Saturday, 30 August 2014

Symbolic imagery in Jeremiah

The Old Testament section of the Bible is comprised of 39 books. Seventeen of these are termed books of the prophets – writings of individuals who were entrusted by God to bear a message to His people. Jeremiah is classed as a “major prophet” – major in the sense of volume of work, the book of Jeremiah being one of the longest in the Bible.
Prophecy is given by God, through individuals, to foretell of coming events, in order that His people will be prepared. God gives us information in the Bible telling of events which have happened and will happen in the history of the world.
Jeremiah lived in a time when God’s people had fallen into moral decay – worship of foreign idols, immorality, false teaching, the sacrifice of infants and disregard for God’s law and provision had reached such an extent that God was to send His judgement in the form of the Babylonian army which would conquer the land and take the people of Judah captive. God being the loving Father that He is, sent Jeremiah to warn the people and call them to repentance and faith.
There are some symbolic images used by God through Jeremiah to demonstrate His feelings towards His people. In chapter 13, Jeremiah is told to buy a belt made of linen and tie it around his waist. He is then to take it off and put in a crevice in some rocks. This, says God, is what my people were like- useful and pure. Fine linen is used elsewhere in the Bible as a symbol of purity and holiness. The angels in Revelation are dressed in “clean shining linen” (Revelation 15:6) and the bride of the Lamb is given “fine linen bright and clean” to wear, “representing the righteous acts of God’s people.” (Revelation 19:8). In Ephesians we are admonished to “stand firm then, with the belt of truth buckled round your waist” (Ephesians 6:14). The belt removed from the crevice was what the people of God become without Him- spoilt and filthy and useless.
In chapters 18 and 19 Jeremiah is told to go to the potter’s house and buy a jar of clay. He finds the potter shaping the clay on the wheel. In the same way, God makes us and shapes us into vessels for His purposes. Paul, when speaking about the light of Christ in our lives, reminds us that “we have this treasure in jars of clay to show that this all-surpassing power is from God and not from us.” (2 Corinthians 4:7). In 2 Timothy 2:20,21 Paul writes: “Now in a large house there are not only gold and silver vessels, but also vessels of wood and of earthenware, and some to honor and some to dishonor. Therefore, if anyone cleanses himself from these things, he will be a vessel for honor, sanctified, useful to the Master, prepared for every good work.” Jeremiah was told to take the clay jar that he had bought and smash it. In the same way God would destroy the people who had rejected Him and disregarded His love and just laws.
Chapter 24 of Jeremiah describes a vision given by God to the prophet of two baskets of figs placed in front of the temple of the Lord. One basket holds very good figs; the other figs so poor that they cannot be eaten. Fig trees are used many times in the Bible as a symbol of fruitfulness, particularly of the people of God. James poses the question “can a fig tree bear olives, or a grapevine produce figs?” (James 3:12) The people of God who abide in Christ will be blessed and produce good fruit. Why were these two baskets placed in front of the temple? Because God knew which people were fruitful for Him and which in the temple were not. In the week leading up to His crucifixion, Christ curses the barren fig tree on His way into Jerusalem, before clearing the temple of the moneychangers. He knows which offerings are for Him and which are human vanity. There is no fooling Christ.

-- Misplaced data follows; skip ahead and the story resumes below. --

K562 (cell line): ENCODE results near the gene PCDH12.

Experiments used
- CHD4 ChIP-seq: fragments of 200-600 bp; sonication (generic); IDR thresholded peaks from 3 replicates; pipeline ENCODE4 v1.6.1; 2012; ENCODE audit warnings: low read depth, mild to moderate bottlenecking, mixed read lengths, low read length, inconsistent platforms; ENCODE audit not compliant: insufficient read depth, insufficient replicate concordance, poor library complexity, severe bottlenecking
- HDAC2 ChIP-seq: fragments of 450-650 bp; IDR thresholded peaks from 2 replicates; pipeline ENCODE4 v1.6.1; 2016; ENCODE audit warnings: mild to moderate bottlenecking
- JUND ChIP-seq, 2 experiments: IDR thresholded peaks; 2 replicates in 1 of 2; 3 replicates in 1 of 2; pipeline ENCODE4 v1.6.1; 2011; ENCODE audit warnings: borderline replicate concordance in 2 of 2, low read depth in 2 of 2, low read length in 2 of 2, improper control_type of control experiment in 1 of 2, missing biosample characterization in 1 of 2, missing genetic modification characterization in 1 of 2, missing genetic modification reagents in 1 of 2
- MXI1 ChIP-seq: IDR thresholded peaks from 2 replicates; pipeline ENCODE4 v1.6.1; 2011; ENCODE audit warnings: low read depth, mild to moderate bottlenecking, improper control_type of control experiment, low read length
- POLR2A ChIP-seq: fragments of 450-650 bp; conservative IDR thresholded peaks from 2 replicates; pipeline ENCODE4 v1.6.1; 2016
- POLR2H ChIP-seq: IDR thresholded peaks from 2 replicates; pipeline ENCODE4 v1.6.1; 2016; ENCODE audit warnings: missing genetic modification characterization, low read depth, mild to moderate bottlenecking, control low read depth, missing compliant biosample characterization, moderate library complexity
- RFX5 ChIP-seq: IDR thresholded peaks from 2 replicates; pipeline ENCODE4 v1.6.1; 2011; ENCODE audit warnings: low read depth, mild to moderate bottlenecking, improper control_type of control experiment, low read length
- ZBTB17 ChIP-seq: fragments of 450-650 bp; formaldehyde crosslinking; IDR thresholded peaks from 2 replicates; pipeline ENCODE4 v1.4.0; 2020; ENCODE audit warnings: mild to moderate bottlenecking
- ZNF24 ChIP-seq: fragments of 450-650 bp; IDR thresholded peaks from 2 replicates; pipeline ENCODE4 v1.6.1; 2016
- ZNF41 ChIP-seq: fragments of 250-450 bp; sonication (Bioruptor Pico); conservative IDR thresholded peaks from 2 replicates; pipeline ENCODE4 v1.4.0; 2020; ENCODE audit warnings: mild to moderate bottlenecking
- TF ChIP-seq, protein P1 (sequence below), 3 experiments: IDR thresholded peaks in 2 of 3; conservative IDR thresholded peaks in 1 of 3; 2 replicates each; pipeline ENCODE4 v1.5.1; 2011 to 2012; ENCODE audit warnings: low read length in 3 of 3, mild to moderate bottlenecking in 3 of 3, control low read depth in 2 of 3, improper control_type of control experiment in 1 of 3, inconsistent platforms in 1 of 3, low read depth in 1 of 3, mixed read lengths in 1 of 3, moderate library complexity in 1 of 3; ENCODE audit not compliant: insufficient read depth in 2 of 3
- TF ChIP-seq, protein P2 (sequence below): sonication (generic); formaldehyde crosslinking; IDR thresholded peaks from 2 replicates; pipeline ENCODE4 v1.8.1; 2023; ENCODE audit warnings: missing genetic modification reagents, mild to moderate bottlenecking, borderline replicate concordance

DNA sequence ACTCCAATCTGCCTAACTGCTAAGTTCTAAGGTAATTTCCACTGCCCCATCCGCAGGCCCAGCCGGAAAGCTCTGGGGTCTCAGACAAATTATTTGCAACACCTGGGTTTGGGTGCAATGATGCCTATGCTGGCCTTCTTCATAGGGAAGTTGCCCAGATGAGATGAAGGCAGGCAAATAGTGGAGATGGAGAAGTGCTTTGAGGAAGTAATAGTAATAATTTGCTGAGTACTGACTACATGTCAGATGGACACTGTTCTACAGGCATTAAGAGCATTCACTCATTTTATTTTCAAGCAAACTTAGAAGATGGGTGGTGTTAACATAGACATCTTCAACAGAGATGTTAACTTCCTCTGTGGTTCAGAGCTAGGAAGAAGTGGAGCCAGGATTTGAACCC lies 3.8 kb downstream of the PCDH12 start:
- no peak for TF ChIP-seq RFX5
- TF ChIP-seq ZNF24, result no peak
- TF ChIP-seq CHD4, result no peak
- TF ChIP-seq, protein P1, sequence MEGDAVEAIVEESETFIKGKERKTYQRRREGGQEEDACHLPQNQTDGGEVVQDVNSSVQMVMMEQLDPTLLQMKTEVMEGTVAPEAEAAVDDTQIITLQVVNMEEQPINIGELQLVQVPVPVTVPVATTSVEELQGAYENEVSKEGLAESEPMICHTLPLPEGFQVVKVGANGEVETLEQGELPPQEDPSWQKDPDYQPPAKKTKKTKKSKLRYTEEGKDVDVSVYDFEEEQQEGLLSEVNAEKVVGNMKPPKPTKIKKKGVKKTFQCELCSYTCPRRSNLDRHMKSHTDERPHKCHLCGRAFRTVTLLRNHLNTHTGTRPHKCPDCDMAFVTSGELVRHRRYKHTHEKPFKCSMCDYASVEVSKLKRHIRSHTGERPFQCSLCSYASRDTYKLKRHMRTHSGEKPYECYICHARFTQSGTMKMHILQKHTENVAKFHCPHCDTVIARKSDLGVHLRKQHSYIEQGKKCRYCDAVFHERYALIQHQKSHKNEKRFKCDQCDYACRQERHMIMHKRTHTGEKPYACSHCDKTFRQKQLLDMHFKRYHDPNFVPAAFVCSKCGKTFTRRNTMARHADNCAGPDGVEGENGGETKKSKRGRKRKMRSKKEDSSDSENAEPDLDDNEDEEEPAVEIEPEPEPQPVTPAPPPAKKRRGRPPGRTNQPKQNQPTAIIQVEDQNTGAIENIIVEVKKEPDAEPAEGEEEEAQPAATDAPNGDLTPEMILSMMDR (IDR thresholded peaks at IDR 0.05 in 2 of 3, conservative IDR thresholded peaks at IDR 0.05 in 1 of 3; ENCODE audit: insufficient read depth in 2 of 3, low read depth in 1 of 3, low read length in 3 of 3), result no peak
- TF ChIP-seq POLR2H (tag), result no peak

There are a few other images in Jeremiah which speak of God’s judgement, including God asking Jeremiah to take a cup of wrath from His hand and drink it (Jeremiah chapter 25:15). The nations would stagger and go mad, in the same way that no doubt many citizens of the time were individually becoming drunk and reeling around.
A more hopeful image is found in Jeremiah chapter 32, when God asks the prophet to buy a field. With the prospect of invasion and destruction looming, the purchase of the field serves to remind Jeremiah that God can and will restore His peace and blessings to those who remain true to Him. In Chapter 33, we are given a reference to the promise of a coming Saviour:

“‘In those days and at that time
    I will make a righteous Branch sprout from David’s line;
    he will do what is just and right in the land.
 In those days Judah will be saved
    and Jerusalem will live in safety.
This is the name by which it will be called:
    The Lord Our Righteous Savior.’ (Jeremiah 33 15:16)

In the usual occurrence of “stoning the prophets” Jeremiah was ignored, persecuted, imprisoned and  threatened and his message fell on deaf ears.
Like many of the accounts in the Bible, what was relevant in Jeremiah’s time (around 600 BC) remains true today. Often a Biblical account has relevance for a particular time and situation, but can also be relevant to other times and places. In our time the things of God are being rejected and ridiculed and Christians persecuted and murdered. This world is full of moral decay and wickedness, murder, satanic practices, abortion, greed, hedonism, war and abuse. Despite medical advances, sickness of body and mind is widespread. The light of Christ is this world’s only true and lasting hope.